Cappelli M, Davidson S, Racek J, et al. Transitioning youth into adult mental health and addiction services: An outcomes evaluation of the youth transition project. Journal of Behavioral Health Services Research. 2016;43(4):597-610. doi:10.1007/s11414-014-9440-9.
NPM: 12: Transition
Intervention Components (click on component to see a list of all articles that use that intervention): Planning for Transition, Pediatric to Adult Transfer Assistance, Care Coordination, PROVIDER/PRACTICE
Intervention Results:Evaluation of the shared management model for youth transitions showed positive results in shortening transition times, with decreases seen over each subsequent program year. However, mixed results were seen in the distribution of youth who transitioned, with close to 60% of youth being seen by adult providers while the rest remained on waitlists or canceled services. The results demonstrate that the sample of youth enrolled in the program were in high need of services, fulfilling the objective of the Youth Transition Project in identifying an appropriate group of youth in need of transition. The Youth Transition Project also achieved the objectives of providing counseling services to youth and coordinating their transition to AMHS. Of the 215 young people seen by the transitions coordinator over an 18-month period, 127 completed their transition and were seen by an AMHS provider; 41 had yet to transition and remained on a waitlist for AMHS; and 47 youth canceled services (declined further services, did not return phone calls, or moved away) and did not complete their transition: 16 canceled services after being seen by the coordinator while 31 canceled after being referred to AMHS. Youth who transitioned reported being more psychologically distressed and displayed more significant internalizing disorders. These youth may have shown a greater need for immediate treatment or were potentially given priority over those displaying a lesser degree of urgency. It took an average of 100 days for youth to transition to AMHS. significant internalizing disorders. These youth may have shown a greater need for immediate treatment or were potentially given priority over those displaying a lesser degree of urgency. It took an average of 100 days for youth to transition to AMHS. Chi-square tests revealed that a significantly greater proportion of transitioned youth had a greater number of prior emergency department visits, and that canceled youth scored significantly higher on the ANSA’s measure of antisocial behavior. Also, a greater proportion of canceled youth were diagnosed with Anxiety Disorder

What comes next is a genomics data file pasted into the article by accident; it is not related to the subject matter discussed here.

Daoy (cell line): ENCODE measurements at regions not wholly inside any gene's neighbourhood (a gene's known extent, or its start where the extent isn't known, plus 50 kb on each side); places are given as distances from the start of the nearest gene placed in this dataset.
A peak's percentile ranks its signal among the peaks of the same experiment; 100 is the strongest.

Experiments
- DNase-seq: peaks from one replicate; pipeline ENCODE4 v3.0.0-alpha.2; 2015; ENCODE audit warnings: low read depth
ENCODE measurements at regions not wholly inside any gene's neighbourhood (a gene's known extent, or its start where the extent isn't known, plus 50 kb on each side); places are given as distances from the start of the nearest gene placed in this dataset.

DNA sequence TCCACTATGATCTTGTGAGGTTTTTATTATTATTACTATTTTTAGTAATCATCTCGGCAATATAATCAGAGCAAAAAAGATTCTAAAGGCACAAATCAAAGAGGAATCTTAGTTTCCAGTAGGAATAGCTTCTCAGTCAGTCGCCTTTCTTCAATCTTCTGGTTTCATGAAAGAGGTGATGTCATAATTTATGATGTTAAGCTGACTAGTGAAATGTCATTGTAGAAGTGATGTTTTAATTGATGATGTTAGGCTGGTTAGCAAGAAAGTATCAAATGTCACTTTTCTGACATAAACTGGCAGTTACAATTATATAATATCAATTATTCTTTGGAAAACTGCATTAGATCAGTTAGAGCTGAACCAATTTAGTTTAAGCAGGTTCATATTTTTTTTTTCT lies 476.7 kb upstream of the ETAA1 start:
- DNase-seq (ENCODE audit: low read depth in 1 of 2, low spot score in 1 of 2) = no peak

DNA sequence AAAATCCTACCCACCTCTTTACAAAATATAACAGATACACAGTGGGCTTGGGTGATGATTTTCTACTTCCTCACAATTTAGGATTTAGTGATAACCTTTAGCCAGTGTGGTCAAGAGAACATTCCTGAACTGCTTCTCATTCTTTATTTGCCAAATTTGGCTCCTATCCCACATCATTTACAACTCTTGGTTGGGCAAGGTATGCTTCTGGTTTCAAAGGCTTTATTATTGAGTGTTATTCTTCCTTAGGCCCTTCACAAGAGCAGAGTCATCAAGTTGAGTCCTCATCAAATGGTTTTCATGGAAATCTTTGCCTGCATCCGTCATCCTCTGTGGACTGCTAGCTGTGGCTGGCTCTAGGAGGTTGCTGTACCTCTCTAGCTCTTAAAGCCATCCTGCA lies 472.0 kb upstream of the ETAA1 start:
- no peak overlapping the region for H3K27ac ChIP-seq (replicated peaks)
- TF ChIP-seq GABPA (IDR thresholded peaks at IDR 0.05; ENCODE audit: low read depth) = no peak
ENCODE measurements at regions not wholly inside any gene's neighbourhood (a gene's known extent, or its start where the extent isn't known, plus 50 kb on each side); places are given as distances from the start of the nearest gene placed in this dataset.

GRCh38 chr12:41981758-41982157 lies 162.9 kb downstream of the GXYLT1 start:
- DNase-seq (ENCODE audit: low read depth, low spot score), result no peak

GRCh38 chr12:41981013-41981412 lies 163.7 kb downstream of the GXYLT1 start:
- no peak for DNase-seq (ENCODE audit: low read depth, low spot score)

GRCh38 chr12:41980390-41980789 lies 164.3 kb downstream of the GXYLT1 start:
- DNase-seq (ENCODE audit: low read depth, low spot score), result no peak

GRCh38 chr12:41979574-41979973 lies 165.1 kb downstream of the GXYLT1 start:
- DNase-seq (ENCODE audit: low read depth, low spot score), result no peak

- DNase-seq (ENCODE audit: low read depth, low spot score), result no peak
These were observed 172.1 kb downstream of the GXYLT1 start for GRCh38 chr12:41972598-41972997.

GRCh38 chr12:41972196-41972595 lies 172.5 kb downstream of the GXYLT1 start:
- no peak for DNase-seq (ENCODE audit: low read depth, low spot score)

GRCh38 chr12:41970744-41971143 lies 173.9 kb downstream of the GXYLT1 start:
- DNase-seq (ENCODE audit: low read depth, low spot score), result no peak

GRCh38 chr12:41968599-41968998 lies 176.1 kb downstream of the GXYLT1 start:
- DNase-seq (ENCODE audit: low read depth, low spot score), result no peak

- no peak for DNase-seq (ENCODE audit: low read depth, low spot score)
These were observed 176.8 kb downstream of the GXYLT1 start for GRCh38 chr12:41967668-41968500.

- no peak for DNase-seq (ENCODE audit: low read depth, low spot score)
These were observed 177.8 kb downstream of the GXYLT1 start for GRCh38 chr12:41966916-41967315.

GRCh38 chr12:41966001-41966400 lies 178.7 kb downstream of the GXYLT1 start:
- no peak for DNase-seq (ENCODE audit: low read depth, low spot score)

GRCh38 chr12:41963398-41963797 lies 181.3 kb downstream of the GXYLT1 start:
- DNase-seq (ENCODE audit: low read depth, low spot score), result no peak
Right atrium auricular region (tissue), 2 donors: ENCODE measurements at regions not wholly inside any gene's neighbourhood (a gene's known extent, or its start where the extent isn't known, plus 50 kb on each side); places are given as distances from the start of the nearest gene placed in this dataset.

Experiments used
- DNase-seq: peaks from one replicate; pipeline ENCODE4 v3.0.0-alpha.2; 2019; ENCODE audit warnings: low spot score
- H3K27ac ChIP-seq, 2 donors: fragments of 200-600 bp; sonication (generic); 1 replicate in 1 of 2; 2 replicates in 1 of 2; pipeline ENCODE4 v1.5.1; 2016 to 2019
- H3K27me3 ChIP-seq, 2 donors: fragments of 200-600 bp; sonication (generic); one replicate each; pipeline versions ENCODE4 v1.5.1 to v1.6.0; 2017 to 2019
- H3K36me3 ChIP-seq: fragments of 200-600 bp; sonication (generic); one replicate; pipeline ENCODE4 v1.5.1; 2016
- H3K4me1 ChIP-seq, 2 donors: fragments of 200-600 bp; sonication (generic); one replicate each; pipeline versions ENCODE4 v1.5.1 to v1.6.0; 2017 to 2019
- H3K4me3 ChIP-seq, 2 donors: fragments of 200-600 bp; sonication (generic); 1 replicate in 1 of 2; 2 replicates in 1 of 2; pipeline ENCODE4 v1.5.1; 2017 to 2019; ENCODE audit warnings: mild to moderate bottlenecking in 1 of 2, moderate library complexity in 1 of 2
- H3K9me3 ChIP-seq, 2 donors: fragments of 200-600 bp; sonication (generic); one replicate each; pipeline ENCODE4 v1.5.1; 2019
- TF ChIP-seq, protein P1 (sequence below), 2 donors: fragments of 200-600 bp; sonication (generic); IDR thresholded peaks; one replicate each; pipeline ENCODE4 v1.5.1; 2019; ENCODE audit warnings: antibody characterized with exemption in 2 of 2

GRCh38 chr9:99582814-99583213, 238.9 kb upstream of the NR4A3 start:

Transition times for youth significantly differed across AMHS provider, and they were significantly longer for youth referred to project-partner AMHS than for youth referred to non-project-partner AMHS. The distribution of youth seen by project-partner providers was as follows: general hospitals (English: 15.0%; n=19; French: 4.7%; n=6); mental health centers (38.6%; n=49); community youth service agencies (6.3%; n=8), and substance abuse treatment centers (3.1%; n=4); and non-project partners (32.3%; n=41). Significant differences were also found between project partners and non-project partners for youth’s reports on questionnaire measures. On the OCANSelf assessment, youth seen by project partners reported significantly more unmet needs than those seen by non-project partners on items related to time spent on activities, physical health, psychological distress, and intimate relationships.
Youth referred to the program presented with various mental health disorders and other problems, including anxiety (71%), mood disorders (62%), substance-related disorders (21%), and disorders usually first diagnosed in infancy, childhood, or adolescence (~40%). The majority of youth were currently on medication and had other health conditions aside from their mental illness. At the time of initial referral, 78.7% (n=133) of youth lived with their parents, 6.5% (n=11) in shelters or were homeless, 5.9% (n=10) on their own, 4.1% (n=7) in group homes, 2.4% (n=4) with relatives or friends, 1.8% (n=3) with a grandparent, 0.6% in foster homes (n=1), and 14.1% (n=31) of youth were involved with a child welfare agency.